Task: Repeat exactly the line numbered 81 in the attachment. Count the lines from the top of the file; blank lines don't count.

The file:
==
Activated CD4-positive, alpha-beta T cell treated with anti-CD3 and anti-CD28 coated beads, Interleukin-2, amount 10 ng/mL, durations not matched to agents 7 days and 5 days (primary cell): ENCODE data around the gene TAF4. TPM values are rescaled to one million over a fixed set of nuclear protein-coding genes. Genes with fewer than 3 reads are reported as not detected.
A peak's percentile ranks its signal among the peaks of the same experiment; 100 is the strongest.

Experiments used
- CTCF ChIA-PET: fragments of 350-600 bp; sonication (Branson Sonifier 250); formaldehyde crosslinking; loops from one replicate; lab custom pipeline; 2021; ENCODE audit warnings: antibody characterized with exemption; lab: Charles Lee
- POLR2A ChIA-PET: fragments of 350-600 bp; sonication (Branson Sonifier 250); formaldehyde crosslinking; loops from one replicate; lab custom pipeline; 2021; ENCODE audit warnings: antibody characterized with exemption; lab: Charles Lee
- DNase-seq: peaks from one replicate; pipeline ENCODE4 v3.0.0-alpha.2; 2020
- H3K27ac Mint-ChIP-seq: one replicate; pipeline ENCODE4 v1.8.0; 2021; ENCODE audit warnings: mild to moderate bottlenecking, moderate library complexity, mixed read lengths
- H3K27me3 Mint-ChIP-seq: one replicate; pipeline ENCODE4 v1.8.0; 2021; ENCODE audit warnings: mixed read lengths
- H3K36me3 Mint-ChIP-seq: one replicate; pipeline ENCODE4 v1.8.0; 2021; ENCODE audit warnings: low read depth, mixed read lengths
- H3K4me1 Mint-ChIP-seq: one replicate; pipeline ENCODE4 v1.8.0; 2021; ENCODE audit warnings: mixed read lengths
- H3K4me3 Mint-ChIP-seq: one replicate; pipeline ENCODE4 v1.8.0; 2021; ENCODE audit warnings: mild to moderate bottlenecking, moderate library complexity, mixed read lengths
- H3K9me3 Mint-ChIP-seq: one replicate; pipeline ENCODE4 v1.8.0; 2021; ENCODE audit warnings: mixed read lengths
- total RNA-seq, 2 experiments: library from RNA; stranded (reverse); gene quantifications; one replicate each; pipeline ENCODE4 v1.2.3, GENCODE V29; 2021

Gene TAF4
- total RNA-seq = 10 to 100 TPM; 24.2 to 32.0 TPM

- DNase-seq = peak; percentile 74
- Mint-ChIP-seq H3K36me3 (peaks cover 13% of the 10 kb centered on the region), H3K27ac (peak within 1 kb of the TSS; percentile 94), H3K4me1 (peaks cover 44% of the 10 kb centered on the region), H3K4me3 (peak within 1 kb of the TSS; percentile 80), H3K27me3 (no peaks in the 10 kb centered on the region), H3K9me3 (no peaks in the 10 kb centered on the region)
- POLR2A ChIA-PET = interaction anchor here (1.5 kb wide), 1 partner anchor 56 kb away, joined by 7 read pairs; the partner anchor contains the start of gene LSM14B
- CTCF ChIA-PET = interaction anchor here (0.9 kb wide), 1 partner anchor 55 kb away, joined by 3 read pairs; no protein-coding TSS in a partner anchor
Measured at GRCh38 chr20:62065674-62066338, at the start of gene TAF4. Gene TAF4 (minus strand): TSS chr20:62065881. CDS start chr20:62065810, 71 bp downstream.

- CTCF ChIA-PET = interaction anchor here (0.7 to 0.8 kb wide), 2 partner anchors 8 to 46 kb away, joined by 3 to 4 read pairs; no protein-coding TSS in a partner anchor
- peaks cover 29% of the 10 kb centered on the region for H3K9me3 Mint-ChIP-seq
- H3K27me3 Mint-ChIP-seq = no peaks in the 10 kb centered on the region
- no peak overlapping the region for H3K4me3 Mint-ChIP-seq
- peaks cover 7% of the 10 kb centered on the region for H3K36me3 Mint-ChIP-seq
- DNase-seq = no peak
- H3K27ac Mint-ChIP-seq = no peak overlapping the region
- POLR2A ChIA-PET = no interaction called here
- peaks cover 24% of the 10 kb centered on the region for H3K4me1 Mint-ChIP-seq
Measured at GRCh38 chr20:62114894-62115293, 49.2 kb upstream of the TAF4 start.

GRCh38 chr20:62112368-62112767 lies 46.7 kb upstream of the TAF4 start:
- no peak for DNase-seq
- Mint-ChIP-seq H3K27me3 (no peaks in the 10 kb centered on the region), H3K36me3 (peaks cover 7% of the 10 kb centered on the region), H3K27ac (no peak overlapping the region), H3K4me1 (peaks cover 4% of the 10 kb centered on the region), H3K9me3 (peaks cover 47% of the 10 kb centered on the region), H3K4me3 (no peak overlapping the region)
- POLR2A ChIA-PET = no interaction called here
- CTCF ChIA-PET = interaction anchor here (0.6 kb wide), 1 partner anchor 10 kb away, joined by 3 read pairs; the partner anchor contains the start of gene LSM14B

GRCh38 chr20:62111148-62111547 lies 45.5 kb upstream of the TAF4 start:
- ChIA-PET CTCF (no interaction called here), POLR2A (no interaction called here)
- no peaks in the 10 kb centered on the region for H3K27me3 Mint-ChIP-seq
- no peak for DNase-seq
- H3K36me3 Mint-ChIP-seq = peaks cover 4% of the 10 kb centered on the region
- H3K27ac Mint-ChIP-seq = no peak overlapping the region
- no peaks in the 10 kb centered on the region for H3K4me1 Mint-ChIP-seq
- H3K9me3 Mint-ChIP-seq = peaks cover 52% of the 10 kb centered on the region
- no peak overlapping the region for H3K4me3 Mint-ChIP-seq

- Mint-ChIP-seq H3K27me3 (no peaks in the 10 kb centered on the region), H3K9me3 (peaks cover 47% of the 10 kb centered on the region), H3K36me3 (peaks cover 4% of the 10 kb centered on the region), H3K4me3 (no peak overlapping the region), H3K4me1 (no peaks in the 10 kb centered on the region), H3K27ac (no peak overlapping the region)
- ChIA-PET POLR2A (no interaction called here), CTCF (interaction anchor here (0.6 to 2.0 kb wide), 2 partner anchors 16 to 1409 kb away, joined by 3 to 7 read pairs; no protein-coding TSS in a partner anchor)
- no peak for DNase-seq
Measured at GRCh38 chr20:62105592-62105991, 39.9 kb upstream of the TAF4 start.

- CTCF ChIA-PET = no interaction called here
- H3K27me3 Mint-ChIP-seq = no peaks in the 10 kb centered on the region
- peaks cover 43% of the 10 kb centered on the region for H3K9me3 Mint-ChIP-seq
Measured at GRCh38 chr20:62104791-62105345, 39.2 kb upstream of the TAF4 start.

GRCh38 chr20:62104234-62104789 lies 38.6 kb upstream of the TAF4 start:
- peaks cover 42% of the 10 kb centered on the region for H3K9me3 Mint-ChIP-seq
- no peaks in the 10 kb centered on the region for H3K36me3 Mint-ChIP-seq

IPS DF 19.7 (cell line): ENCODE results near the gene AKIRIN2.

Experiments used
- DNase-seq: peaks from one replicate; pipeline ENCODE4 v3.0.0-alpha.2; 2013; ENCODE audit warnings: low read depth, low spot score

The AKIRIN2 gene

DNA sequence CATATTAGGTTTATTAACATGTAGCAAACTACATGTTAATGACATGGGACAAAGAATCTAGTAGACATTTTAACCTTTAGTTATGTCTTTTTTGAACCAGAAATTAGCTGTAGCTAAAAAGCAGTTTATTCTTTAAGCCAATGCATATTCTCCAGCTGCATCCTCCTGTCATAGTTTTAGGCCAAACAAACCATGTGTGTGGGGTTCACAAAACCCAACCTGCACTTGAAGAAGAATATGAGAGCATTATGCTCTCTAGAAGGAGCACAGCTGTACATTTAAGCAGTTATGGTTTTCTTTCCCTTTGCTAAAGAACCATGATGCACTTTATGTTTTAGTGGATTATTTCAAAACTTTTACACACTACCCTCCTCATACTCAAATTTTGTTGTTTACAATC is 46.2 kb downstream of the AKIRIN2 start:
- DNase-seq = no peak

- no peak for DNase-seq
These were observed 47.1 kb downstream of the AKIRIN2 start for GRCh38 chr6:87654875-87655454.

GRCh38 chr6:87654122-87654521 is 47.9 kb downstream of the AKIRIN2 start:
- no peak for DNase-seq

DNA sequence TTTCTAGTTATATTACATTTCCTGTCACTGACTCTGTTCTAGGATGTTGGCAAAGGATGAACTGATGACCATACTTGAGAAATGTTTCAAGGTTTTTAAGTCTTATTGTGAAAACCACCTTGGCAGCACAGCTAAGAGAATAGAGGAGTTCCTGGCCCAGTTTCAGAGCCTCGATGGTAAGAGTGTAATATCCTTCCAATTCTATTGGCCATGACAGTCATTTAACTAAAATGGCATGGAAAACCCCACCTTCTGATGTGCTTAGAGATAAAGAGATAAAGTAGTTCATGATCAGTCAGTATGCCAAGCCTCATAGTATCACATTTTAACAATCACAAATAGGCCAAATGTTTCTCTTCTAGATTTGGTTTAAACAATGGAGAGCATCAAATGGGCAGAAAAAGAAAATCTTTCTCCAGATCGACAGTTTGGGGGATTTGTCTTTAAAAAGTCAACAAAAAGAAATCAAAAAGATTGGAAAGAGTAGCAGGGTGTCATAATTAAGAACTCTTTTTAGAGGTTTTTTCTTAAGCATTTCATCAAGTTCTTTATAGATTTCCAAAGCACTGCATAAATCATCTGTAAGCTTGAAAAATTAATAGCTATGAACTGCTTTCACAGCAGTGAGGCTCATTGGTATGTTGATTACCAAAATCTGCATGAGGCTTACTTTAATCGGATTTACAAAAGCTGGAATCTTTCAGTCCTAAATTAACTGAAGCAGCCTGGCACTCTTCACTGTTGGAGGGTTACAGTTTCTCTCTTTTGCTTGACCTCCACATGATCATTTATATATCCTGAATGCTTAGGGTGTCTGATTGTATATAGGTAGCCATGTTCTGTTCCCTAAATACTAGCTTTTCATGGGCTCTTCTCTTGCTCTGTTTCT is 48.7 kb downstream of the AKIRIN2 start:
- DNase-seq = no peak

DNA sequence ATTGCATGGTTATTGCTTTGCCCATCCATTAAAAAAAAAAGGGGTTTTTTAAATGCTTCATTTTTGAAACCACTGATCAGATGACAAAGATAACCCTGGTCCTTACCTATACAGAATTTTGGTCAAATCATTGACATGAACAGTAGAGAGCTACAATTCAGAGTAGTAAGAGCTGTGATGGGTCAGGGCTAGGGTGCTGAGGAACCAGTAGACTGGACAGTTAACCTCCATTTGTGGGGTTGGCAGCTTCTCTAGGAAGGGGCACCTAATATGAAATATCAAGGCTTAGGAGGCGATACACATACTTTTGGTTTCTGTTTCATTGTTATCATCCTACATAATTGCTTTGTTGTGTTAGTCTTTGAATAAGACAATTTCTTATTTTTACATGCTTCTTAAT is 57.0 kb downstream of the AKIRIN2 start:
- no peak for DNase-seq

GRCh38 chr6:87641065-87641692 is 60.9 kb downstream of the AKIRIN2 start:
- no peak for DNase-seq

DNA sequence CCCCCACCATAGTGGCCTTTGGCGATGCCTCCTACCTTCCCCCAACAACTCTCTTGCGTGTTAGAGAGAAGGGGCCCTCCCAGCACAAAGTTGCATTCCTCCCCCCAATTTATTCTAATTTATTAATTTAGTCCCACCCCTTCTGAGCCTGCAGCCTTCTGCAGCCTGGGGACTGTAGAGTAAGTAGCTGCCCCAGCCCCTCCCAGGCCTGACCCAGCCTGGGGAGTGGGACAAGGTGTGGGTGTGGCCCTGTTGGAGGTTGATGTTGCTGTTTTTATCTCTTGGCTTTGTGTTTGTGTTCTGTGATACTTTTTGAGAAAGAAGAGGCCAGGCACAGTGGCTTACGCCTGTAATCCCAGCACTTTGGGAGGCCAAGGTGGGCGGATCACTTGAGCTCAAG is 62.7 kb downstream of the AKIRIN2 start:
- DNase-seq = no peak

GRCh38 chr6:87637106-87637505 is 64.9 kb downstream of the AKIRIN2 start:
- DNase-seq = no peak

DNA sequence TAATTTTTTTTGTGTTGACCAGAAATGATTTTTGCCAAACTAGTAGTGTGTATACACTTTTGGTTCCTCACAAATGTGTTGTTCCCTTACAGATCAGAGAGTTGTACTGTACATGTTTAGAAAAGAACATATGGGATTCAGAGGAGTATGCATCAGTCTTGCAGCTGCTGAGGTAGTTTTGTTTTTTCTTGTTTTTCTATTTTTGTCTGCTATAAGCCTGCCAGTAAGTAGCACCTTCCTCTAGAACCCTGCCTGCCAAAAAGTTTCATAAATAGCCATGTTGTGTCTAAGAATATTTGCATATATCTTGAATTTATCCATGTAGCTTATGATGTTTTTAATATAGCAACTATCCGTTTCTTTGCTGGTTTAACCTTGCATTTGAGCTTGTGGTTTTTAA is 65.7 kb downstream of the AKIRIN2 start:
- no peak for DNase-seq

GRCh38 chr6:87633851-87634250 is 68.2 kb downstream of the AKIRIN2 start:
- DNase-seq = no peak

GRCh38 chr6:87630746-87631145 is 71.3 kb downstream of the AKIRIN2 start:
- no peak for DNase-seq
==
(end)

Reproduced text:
- no peak for DNase-seq